The Church In Pergamos
- Who is addressed in Revelation 2:12?
- The letter called Revelation was written to seven congregations in Asia (Revelation 1:4; Revelation 1:11) concerning prophesies [visions] that were shortly going to come to pass (Revelation 1:1-3).
- The term translated “angel” means: “a messenger, envoy, one who is sent” (Thayer; Strong’s #32).
- The term could literally mean an angel (Matthew 1:20-24, Matthew 2:13, Matthew 4:6, Matthew 4:11, Matthew 13:41, Matthew 24:36, etc.), a spirit from Heaven (Psalms 104:4, and Hebrews 1:7; Hebrews 1:13-14).
- The Greek term can also mean men that were messengers of God’s word (Matthew 11:7-10 and Mark 1:1-4).
- The Greek term can also just mean messengers (Luke 7:24 and James 2:25).
- If this was an angel from Heaven, the angel would have spoken to the congregation directly (Acts 12:1-11) or through a clear vision (Acts 10:1-7). If it was an angel from Heaven, the angel could not reveal anything of his own thinking (Galatians 1:8-9).
- However, when angels could have declared the word of God in the New Testament, they generally did not (Acts 8:25-39; cf. Titus 1:1-3). This is one distinction between the old law and the Gospel (Hebrews 2:1-4).
- Therefore, it is most likely the teacher of this congregation being addressed (Acts 19:21-22, I Corinthians 4:16-17, Ephesians 6:21-23, Colossians 4:7-8, I Thessalonians 5:12, and Titus 1:5).
- Even when there were elders in congregations, evangelists/teachers had a role that was unique (Acts 20:17-31 and I Timothy 1:3-7).
- The end goal of the Lord, regardless of the messenger, was that this message made its way to the congregations in Asia (Revelation 2:7, Revelation 2:11, Revelation 2:17, Revelation 2:29, Revelation 3:6, Revelation 3:13, and Revelation 3:22).
2. Who is “he which hath the sharp sword with two edges” (Revelation 2:12)?
The first chapter of this book reveals this is Christ (Revelation 1:9-20). The language of “I am he that liveth, and was dead” is irrefutably in reference to Christ (Luke 24:44-51, Acts 26:23, Colossians 1:12-19, II Timothy 2:8, and Revelation 1:5).
3. Though the congregation in Pergamos existed in an area wherein evil abounded, did they deny the faith of our Lord?
No: “I know thy works, and where thou dwellest, even where Satan's seat is: and thou holdest fast my name, and hast not denied my faith…” (Revelation 2:13).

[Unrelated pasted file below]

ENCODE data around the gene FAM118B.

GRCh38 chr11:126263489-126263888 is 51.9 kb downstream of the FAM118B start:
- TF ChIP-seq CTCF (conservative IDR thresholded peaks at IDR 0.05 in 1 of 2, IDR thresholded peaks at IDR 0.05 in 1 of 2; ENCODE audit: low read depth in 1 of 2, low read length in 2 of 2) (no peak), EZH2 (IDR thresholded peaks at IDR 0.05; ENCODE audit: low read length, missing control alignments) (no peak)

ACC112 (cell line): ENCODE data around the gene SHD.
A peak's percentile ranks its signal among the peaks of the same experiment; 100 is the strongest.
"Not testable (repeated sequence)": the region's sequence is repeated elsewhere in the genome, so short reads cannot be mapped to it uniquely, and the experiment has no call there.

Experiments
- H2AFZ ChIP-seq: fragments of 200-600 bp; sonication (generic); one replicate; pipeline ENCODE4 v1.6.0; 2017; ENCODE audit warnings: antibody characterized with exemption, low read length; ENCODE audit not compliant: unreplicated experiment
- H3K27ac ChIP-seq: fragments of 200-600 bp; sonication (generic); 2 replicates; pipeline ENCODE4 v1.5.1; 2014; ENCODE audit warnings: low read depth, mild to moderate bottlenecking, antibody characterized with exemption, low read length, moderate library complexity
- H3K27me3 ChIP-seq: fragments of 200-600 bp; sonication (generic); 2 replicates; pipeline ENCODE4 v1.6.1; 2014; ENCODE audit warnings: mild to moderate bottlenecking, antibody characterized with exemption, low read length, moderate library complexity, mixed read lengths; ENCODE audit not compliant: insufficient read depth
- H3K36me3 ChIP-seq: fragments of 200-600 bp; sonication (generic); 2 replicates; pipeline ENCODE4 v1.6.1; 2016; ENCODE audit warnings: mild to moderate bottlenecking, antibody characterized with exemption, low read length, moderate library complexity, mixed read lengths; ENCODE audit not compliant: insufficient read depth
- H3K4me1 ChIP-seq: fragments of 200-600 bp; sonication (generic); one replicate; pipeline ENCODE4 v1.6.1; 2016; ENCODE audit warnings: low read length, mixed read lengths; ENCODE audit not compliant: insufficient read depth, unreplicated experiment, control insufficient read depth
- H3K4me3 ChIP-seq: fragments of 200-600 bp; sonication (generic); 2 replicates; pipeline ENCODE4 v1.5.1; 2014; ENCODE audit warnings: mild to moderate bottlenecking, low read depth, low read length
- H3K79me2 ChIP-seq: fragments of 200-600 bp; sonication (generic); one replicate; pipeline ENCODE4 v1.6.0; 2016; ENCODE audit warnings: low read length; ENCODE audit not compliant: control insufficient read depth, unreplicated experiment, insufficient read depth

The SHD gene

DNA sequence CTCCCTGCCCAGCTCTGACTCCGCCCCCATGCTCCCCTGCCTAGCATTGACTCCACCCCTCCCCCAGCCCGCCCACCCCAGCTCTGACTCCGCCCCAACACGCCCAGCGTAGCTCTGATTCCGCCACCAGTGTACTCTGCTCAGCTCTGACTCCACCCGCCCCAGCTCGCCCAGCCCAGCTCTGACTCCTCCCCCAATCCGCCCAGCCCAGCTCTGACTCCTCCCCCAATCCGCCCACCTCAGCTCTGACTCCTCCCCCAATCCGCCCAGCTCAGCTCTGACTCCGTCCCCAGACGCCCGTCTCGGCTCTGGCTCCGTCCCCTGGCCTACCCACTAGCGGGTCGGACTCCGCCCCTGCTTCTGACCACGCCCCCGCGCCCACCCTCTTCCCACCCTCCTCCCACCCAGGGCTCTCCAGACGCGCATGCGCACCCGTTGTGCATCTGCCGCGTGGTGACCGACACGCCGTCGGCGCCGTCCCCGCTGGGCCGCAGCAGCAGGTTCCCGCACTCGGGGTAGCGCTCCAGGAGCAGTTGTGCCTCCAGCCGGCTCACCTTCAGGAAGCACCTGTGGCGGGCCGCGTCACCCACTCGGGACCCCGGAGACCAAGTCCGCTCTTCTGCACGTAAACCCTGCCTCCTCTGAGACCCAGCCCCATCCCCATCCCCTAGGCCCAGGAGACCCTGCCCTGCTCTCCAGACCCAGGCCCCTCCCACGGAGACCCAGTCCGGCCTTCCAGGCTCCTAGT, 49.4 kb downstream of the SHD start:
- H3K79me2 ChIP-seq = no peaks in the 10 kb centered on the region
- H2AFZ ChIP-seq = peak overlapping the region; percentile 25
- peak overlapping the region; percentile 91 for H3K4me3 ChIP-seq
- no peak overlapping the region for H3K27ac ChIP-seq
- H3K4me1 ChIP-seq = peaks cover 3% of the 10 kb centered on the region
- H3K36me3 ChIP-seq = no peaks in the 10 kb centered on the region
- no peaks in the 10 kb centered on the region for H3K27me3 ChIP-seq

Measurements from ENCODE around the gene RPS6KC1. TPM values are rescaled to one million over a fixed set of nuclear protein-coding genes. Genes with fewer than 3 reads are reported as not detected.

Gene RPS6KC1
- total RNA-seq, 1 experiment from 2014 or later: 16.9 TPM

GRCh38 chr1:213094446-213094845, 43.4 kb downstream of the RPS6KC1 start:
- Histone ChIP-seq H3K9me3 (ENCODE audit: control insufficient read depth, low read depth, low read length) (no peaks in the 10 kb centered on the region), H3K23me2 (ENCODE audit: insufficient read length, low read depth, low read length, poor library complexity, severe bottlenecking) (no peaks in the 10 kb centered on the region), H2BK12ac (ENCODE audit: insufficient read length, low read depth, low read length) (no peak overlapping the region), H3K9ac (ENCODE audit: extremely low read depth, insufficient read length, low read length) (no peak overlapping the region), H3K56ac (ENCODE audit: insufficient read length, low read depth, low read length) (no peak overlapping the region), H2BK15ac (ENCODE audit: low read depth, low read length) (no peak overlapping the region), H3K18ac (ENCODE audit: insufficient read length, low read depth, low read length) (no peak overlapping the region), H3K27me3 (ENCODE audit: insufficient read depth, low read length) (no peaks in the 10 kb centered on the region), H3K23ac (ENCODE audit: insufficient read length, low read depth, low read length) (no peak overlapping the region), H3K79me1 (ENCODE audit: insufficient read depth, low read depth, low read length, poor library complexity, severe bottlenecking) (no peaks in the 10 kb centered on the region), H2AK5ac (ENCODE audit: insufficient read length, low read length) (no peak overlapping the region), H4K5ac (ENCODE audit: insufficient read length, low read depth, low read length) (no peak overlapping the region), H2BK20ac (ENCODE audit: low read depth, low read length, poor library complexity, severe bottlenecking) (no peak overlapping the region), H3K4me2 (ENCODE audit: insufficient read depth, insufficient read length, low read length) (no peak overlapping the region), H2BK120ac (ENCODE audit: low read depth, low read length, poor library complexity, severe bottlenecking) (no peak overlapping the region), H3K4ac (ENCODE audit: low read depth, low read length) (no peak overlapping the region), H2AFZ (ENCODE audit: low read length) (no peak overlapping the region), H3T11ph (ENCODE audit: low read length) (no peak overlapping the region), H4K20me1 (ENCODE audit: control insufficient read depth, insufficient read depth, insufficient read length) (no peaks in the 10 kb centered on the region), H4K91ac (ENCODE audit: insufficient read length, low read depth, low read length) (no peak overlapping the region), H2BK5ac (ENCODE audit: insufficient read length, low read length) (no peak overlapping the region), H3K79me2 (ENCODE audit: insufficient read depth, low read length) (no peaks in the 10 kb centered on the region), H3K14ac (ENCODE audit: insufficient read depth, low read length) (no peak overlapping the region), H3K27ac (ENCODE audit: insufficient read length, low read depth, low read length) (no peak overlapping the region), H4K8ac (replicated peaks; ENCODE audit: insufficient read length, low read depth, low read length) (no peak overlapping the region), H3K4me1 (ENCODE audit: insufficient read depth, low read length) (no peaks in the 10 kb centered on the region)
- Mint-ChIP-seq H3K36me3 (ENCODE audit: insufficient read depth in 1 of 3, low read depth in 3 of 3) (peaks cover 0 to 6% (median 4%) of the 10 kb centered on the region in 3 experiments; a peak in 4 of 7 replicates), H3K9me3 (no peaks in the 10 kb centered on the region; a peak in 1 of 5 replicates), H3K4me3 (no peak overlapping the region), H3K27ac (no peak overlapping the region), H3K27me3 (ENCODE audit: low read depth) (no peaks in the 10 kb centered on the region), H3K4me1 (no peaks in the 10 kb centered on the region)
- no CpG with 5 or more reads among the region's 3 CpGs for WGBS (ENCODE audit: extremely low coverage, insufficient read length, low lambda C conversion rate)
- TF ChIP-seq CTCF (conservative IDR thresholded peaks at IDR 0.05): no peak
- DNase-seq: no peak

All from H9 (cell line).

- The idea of where Satan is was to them a figure of speech about Jews persecuting them and those holding false doctrines (Revelation 2:8-10, Revelation 2:24, and Revelation 3:9).
- In light of the persecution they were facing (I Thessalonians 2:13-16), they held fast (Hebrews 10:23).
- Remember, the Jews wanted saints to deny Christ (Acts 9:1-2; Acts 9:13-14 and Acts 26:1-11).
- Some Jews were very committed to the persecution of saints (Acts 23:12).
- Jesus gives a distinction saying that this is where Satan’s seat [throne] is. The word “seat” in the KJV is derived from the Greek word “Strong’s #2362 thronos”. Translated in the NKJV and the ASV of 1901 as “throne”. Defined as: “a chair of state having a footstool; assigned in the NT to kings, hence, kingly power or royalty - Thayer”. One can only imagine, with that distinction, what the saints must have been facing in their vocations and lives outside of the assembling times with the Saints. Jesus warned that His work would be done among the evil of the world (Matthew 10:16-25 and John 17:13-20).
4. What happened to Antipas?
“…even in those days wherein Antipas was my faithful martyr, who was slain among you, where Satan dwelleth” (Revelation 2:13).
- Antipas is not mentioned elsewhere in the Scriptures. All we know from this is that he was a faithful brother who died for the cause of Christ among the saints there. His loss of life would be his gain (Matthew 5:10-12).